A History of American Indians in California:
In the 1880s, there was increased public awareness of the problems California Indians were confronting. While the problems were rarely analyzed, many people helped to improve the quality of life for Indians. There was an effort to improve the education of Indians through schools, and to provide them with land to better their economic conditions so that Indians could become full citizens of the United States of America.
In the early 1880s, Helen Hunt Jackson wrote A Century of Dishonor and sent a copy of her book to each United States congressman. She was then appointed to a commission to examine the condition of Indians in Southern California. Her visits resulted in The Report on the Condition and Needs of the Mission Indians of California, by special agents Helen Jackson and Abbot Kinney. The report summarized the problems and concerns of Southern California Indians; many of the conditions outlined in the report, however, were applicable to all California Indians. The report noted that Indians had been continually displaced from their land. She also noted that while many Indians had taken "immoral" paths, others had chosen the responsibilities of herding animals and raising crops. In her report, she also noted that the United States government had done little to right the wrongs of the past. While Jackson did not solve all the problems of Southern California Indians, her work did bring their concerns to the attention of the American public and Congress.
One recurring concern was the lack of education and training necessary for survival in American society. The government, as well as Jackson, saw education as a way of assimilating Indians into the mainstream of United States society. Reports from the Secretary of the Interior and the Bureau of Indian Affairs at that time expressed the goals of the government in relation to the educational process. In 1908, one report stated, "the rooms held three or four each and it was arranged that no two tribes were placed in the same room. This not only helped in the acquirement of English, but broke up tribal and race clannishness, a most important victory in getting Indians toward real citizens." (Spicer, 1969:235) An earlier report stated, "I can see no reason why a strong government like ours should not govern and control them [Indians] and compel each one to settle down and stay in one place, his own homestead, wear the white man's clothing, labor for his own support, and send his children to school." (Spicer, 1969:236) Other people had even stronger ideas. For instance, George Ellis, in his book, The Red Man and the White Man in North America, wrote, "The Indian must be made to feel he is in the grasp of a superior." (Ellis 1882:572) In opposition to this view, the Indian Rights Association was formed in 1882. This Indian advocate group would play a powerful role in formulating Indian policy in upcoming years.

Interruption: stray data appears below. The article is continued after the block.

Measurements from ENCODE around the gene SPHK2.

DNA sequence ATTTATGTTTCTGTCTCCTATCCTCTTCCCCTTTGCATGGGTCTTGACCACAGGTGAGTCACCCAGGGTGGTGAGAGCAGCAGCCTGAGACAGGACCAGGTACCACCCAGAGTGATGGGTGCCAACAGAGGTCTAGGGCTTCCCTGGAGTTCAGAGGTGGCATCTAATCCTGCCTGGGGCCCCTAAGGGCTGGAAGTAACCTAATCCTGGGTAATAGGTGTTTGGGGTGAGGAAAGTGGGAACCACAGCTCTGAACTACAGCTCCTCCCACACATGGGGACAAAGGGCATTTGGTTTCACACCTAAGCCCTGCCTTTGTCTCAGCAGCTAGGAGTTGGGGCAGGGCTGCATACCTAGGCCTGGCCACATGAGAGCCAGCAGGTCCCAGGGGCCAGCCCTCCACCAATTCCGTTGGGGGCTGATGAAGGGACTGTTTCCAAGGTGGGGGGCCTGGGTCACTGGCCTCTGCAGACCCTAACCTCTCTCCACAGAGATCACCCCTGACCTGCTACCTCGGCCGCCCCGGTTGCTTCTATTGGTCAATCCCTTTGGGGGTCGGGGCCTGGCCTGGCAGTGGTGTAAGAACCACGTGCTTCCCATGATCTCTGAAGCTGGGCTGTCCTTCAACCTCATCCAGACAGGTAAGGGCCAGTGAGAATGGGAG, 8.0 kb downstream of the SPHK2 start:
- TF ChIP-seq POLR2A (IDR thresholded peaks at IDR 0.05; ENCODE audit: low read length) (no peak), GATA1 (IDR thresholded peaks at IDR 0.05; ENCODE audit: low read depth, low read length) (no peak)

While the approaches differed, all agreed that education was necessary. "In California, three types of educational programs were established for native peoples. The first was the Federal Government reservation day school. The second type was the boarding school, fashioned after Carlisle. And finally, the nearby public school that allowed Indians to attend began a slow, though steady, increase in popularity among policy makers." (Heizer, 1978:115) While the public schools seemed the best alternative, most Indians did not have the right to attend these schools until the 1920s.
In 1881, an elementary school system for Indians was established in California. However, the Indians soon recognized that the schools were a threat to their culture, as well as to the tribe as a political unit. "As a result, considerable resistance to the schools developed. Native peoples destroyed the day school at Potrero in 1888, and burned the school at Tule River in 1890. At Pachanga, a Luiseno named Venturo Molido, burned the school and assassinated the school teacher in 1895." (Heizer, 1978:115) Much of the destruction and violence could have been avoided if the school system and the government had recognized the great importance the Indians placed on being able to maintain their cultural beliefs. In 1891, school attendance was made mandatory. But while attendance was mandatory, there were still Indian children who did not attend.